About four years ago, our company established the in-house disaster prevention project. When disaster strikes, there are so many things to be taken into consideration regarding management during and after the disaster. We created one team that comprised all the necessary divisions and has a complex approach. The company has now established a vertical framework in terms of passing down the knowledge from the older generation to the younger generation. It also has a horizontal framework in terms of crossing disciplines. We have a holistic approach to creating disaster countermeasures. As an example, when the Gifu National Highway No. 41 collapsed, our team was quick to respond. We also did an investigation on the warping of Kawashima bridge superstructure steel truss along with settlement of a pier due to scour in Gifu. Furthermore, we also worked on the Kise river bridge collapse in Shizuoka.
If it is a magnitude 7 which is equivalent to the Great Eastern earthquake in Japan, much will be destroyed. There are many older buildings constructed with different seismic regulations.
As large population centers like Tokyo and Nagoya continue to grow, traffic will also continue to grow. Just last year, traffic congestion in Tokyo increased by 2%. Dainichi analyzes and designs traffic congestion measures. As large urban sprawls in Japan continues to grow, what congestion solutions can Dainichi offer?
There are many methods to reduce congestion. If you look at the rural areas, the traffic issue is due to being a car-oriented society. It is very important to shift from being a car-oriented society to using public transport like trains or bicycles. This is also in line with the SDGs.
What are some of your SDG initiatives, and to what extent do SDGs determine your future business activities?
SDGs mean pursuing sustainability, and this truly applies to the management sustainability of our company. In our top message, we incorporated SDGs in our management philosophy and we aim to promote SDGs in our business activities. An example is the creation of a comfortable living environment. By working together with our partners in developing technologies centered around the SDGs concept, which we now have 17, we are now working on which areas we can contribute. We want to continue pursuing SDGs both in our company and in the business sector.
Many Japanese construction firms have been contributing to local communities around the world through partnerships such as PPP or ODAs. You have been supporting countries through ODA in areas such as Sri Lanka, Vietnam and Ethiopia. Can you tell us your experience in participating in some of these projects?
Since 2003, we have been involved in overseas projects. Our experiences in Vietnam and Sri Lanka are not related to construction consulting. These were more for institutional development, focused on the maintenance aspect of the highways after construction. We supported the local government in the development of the maintenance and management system and conducted OJT (on-the-job training). In Vietnam, we worked with expressways, and in Sri Lanka with road bridges. We conducted surveys and inspection and then created a database of all the existing bridges in Sri Lanka so that anyone can determine the current situation of any bridge. Based on the database, we established the BMS (Bridge Management System) to develop mid to long-term bridge repair and maintenance plans. We created manuals on how to take inventory, conduct maintenance, inspection, diagnosis, and repair and then analyze the data. OJT was given to the local staff to train them on the upkeep of the bridges. Our client was the Sri Lankan government and it was the people in the administration who received our training.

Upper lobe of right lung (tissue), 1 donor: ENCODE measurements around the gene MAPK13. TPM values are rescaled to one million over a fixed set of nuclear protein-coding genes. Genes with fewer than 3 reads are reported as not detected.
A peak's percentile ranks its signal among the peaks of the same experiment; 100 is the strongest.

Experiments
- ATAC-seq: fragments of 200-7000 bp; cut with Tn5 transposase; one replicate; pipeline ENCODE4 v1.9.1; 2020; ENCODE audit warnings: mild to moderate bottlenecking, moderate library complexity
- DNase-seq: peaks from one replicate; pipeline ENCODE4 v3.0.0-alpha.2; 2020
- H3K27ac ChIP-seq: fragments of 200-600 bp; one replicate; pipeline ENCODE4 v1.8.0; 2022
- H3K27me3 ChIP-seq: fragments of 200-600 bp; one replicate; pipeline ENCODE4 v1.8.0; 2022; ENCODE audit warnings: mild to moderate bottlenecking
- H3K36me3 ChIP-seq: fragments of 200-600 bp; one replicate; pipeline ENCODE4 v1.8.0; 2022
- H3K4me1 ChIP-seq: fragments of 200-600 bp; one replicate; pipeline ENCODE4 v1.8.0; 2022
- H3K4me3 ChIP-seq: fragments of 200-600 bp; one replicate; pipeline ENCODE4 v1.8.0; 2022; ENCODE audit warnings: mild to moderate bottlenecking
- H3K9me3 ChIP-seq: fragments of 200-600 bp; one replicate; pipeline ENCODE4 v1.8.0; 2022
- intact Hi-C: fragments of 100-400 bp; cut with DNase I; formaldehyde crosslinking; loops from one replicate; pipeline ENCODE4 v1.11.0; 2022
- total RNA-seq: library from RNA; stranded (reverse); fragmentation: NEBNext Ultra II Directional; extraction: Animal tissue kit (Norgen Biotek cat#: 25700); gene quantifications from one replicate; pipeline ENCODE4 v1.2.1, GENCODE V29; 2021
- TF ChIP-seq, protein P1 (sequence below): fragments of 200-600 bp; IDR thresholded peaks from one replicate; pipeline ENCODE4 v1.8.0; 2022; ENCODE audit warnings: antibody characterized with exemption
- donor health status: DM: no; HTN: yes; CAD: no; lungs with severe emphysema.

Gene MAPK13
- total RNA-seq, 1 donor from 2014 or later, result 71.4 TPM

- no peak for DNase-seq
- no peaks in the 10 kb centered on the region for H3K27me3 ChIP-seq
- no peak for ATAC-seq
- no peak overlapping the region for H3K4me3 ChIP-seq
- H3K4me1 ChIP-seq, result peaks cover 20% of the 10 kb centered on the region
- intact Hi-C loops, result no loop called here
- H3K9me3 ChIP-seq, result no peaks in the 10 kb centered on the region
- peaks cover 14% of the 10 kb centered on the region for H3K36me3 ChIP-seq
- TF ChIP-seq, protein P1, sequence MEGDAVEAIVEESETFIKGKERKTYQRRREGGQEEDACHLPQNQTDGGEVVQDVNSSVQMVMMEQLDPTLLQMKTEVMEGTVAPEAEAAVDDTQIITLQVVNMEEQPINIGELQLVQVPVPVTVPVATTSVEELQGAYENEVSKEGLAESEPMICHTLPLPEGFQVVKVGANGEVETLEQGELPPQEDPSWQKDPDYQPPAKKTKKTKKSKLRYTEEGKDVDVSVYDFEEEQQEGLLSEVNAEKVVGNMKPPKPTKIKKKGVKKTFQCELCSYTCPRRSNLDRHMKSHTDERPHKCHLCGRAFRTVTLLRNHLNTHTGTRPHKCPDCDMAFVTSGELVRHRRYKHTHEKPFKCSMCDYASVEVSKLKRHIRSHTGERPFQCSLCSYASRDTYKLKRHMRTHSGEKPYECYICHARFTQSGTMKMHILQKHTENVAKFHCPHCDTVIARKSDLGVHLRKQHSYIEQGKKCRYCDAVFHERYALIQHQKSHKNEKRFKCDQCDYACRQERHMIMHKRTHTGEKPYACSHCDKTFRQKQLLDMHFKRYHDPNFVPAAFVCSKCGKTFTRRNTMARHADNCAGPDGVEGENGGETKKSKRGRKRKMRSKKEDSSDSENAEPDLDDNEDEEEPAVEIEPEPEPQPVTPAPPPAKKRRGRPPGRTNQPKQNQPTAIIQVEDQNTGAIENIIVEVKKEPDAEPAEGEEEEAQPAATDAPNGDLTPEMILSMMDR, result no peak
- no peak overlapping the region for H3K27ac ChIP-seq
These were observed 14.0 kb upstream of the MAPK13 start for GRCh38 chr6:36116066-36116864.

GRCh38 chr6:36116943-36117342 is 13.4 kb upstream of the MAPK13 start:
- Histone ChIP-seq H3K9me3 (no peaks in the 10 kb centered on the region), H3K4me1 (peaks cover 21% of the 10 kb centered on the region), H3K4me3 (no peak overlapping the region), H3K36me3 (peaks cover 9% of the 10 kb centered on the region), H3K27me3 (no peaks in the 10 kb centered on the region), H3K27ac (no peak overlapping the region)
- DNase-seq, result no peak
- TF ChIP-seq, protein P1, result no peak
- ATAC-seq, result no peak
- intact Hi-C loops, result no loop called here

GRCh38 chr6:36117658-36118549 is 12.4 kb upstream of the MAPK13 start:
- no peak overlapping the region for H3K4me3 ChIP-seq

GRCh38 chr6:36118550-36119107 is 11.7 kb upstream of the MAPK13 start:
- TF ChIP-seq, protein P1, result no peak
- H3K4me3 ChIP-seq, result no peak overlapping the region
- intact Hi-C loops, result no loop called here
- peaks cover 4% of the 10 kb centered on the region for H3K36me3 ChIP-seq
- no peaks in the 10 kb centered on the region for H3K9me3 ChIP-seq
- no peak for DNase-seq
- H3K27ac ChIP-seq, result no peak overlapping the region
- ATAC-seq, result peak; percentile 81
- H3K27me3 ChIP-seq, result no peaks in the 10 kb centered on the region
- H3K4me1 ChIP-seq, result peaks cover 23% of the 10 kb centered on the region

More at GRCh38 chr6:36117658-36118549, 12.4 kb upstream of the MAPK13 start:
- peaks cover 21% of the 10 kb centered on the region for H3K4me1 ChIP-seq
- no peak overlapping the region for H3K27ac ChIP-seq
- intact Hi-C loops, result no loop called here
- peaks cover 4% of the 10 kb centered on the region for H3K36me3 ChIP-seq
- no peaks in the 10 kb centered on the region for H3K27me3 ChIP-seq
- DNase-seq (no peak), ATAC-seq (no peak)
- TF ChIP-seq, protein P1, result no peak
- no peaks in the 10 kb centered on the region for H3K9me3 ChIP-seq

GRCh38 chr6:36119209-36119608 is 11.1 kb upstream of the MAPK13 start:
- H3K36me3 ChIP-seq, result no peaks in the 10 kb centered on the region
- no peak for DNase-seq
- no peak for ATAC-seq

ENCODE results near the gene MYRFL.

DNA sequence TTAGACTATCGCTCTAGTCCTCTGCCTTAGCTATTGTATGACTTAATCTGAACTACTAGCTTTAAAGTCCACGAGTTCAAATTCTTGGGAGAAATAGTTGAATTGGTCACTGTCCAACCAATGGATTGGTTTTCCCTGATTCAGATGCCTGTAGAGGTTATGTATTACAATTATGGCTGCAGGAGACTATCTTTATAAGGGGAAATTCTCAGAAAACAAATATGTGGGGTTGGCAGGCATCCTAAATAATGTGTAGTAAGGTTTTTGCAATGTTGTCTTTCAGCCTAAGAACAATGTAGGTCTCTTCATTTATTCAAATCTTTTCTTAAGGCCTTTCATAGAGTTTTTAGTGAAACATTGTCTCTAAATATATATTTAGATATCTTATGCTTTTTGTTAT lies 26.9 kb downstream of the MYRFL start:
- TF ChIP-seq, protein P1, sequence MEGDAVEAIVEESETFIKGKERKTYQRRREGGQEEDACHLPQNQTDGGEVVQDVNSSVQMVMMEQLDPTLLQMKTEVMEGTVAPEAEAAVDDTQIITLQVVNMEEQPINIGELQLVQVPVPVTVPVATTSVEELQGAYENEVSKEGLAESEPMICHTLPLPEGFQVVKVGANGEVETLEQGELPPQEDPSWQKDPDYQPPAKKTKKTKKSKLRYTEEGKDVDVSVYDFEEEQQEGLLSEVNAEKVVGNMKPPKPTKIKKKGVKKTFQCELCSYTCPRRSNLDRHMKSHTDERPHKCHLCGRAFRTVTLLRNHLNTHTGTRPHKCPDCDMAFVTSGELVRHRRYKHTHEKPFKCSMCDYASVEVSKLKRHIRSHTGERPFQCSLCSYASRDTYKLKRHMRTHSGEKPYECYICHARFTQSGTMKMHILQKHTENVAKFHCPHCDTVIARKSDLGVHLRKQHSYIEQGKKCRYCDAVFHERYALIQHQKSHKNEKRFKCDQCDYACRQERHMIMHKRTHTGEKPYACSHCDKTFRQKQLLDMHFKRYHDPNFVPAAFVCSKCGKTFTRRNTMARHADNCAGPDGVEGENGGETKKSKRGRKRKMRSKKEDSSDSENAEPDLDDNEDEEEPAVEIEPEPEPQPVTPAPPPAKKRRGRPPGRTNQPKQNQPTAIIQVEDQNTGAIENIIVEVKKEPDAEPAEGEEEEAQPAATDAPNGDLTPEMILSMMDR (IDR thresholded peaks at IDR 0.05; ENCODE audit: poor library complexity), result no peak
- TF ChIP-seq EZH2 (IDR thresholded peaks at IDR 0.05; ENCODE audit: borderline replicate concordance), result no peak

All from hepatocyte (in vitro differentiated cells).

Can you highlight your firm's main competitive advantage and what can you offer overseas companies?
As a company born and raised in a rural area, we take care of all the complex and complicated issues in the locality. We take a comprehensive approach that we have developed through our accumulated experience.
Given your experience working in Sri Lanka and Vietnam, are you looking to participate in more ODA projects?
Since we have our base in India, we want to work with the Indian governments, ADB (Asian Development Bank) and JICA (Japan International Cooperation Agency).
In India, you have a liaison office in the Uttar Pradesh region. Why did you choose India as a location for your overseas office, and what other countries or regions have you identified for further expansion?
We chose India because not many Japanese companies are there. We wanted to take on the challenge of expanding in new areas that has great potential for economic growth but fewer Japanese companies. Indians also have an affiliation with the Japanese.
Now that you are considering entering a new market with fewer Japanese firms, are you looking to find a partner to tackle this market?
We usually do not work alone, but we work with other foreign-origin firms or Indian companies on projects.
What would be your next midterm strategy to continue your corporate growth?
We purposefully do not post our numerical targets because we focus more on human development. This sends our employees a strong message about our company vision. Our staff is the essence of the company and the driving force behind the business, so we need to train and educate them.
If we come back in five years and do this interview all over again, what are your dreams for the company, and what would you like to have accomplished by then?
Five years is not too long. I want the company to be known as a firm with unique ideas and technologies. Through collaboration with partner companies, we want to create new ideas and content that contributes to the well-being of society. We plan to do this by improving the capabilities of each employee and helping them have a broader perspective and the ability to respond to the multiple challenges in our society.
The Gifu Prefecture was advanced in maintaining roads, bridges and tunnels. Even before the collapse of the Sasago tunnel, the Gifu Prefecture, academia, and our company collaborated to make a substantial contribution to the maintenance of roads, bridges and tunnels. We want to introduce the made-in-Gifu brand throughout Japan and also globally.